Obesity, body composition, and mitochondrial dysfunction play important roles in the development of metabolic diseases, but it is unknown if increased visceral fat (VF) specifically alters mitochondrial bioenergetic capacity. We determined whether in vivo and ex vivo bioenergetic indexes are associated with total body composition, visceral fat (VF), and body composition subtypes.
This pilot study included 34 healthy adults (56% female, median age 27.9 y). Body composition and fat distribution were assessed by dual energy x-ray absorptiometry. Subjects were categorized as lean (BMI < 25 kg/m2, n = 14), normal weight obese (NWO, BMI < 25 kg/m2 and >30% body fat in women or >23% body fat in men, n = 8), or overweight/obese (O/O, BMI > 25 kg/m2, n = 12). Ex vivo mitochondrial function was assessed using a Seahorse extracellular flux analyzer in peripheral blood mononuclear cells (PBMC) and isolated monocytes. In a subset (n = 21), maximum in vivo ATP synthesis was assessed in the quadriceps using 31P-Magnetic resonance spectroscopy based on the phosphocreatine recovery time constant (τPCr) following a standardized leg exercise. Statistical analyses included Spearman correlations and Kruskal-Wallis tests.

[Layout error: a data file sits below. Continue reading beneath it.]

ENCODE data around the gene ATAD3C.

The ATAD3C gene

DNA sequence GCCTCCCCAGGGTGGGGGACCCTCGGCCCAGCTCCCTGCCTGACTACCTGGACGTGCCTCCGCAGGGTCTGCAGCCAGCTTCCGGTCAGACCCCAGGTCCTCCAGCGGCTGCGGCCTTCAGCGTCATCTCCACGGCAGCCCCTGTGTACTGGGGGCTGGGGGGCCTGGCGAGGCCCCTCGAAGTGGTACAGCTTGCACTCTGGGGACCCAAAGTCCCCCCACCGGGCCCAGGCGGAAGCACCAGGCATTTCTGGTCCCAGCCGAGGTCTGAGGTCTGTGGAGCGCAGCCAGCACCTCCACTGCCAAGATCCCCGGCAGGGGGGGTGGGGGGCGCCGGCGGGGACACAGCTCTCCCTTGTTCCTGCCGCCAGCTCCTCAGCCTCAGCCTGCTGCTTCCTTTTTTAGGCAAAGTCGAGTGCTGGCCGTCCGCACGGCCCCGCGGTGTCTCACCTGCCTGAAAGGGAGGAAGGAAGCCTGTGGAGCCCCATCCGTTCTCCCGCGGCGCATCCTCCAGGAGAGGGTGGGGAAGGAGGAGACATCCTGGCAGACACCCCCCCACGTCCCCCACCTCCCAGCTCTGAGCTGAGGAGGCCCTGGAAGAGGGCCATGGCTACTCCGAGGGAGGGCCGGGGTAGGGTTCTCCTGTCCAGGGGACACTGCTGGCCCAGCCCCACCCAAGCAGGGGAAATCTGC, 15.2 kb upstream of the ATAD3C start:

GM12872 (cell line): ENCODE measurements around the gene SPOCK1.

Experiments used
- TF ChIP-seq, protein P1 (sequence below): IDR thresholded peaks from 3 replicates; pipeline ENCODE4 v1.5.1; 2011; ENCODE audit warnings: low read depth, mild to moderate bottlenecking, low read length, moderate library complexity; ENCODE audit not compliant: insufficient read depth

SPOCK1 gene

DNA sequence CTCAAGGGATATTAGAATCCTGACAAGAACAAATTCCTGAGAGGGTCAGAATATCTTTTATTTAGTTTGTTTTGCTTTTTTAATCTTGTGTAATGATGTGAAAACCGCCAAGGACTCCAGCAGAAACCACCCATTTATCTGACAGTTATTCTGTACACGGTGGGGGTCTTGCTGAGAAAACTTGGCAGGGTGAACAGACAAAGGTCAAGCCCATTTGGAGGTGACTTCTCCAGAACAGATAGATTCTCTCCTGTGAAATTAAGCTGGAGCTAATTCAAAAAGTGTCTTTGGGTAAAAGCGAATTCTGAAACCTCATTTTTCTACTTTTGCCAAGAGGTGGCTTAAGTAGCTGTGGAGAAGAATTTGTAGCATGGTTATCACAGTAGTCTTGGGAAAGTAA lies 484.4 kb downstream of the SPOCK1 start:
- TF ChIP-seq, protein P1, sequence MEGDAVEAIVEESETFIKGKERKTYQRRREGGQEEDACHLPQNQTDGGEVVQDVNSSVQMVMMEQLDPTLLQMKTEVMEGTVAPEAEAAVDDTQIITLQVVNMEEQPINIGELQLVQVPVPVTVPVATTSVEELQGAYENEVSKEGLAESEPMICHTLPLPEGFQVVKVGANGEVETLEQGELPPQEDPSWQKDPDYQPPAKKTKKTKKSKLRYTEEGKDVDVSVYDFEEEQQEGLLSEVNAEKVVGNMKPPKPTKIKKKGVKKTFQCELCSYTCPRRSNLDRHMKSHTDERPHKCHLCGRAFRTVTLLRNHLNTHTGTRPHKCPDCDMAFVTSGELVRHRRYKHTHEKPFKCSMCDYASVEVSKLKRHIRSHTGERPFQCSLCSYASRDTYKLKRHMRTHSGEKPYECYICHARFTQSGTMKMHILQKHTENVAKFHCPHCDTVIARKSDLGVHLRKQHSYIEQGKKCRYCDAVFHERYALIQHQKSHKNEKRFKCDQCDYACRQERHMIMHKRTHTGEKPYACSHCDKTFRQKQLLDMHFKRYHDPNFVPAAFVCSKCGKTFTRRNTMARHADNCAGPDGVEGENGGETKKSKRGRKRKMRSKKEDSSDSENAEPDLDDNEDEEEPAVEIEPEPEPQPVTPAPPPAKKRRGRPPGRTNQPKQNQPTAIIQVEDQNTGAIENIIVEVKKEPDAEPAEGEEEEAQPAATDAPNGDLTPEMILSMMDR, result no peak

In monocytes, but not PBMCs, % spare respiratory capacity was inversely associated with % body fat (r = −0.42, P = 0.02) and positively associated with lean body mass (r = 0.36, P = 0.04) but was not significantly associated with VF. Skeletal muscle τPCr was positively associated with % body fat (r = 0.58, P < 0.01) and total body fat (r = 0.53, P = 0.02) but not VF. Subjects with NWO had the highest τPCr (P = 0.01) and lowest % spare respiratory capacity (P = 0.09 and 0.03 in monocytes and PBMCs, respectively) compared to lean or O/O subjects.
Total body fat, but not VF, was associated with impaired mitochondrial function as shown by increased post-exercise recovery time in skeletal muscle and decreased response to energy demands in circulating cells. Adults with NWO had worse bioenergetic capacity than O/O or lean adults. These data provide insight on the relationships between human body composition and mitochondrial energy metabolism, which plays a role in metabolic disease progression.
National Institutes of Health, Georgia Clinical and Translational Science Alliance.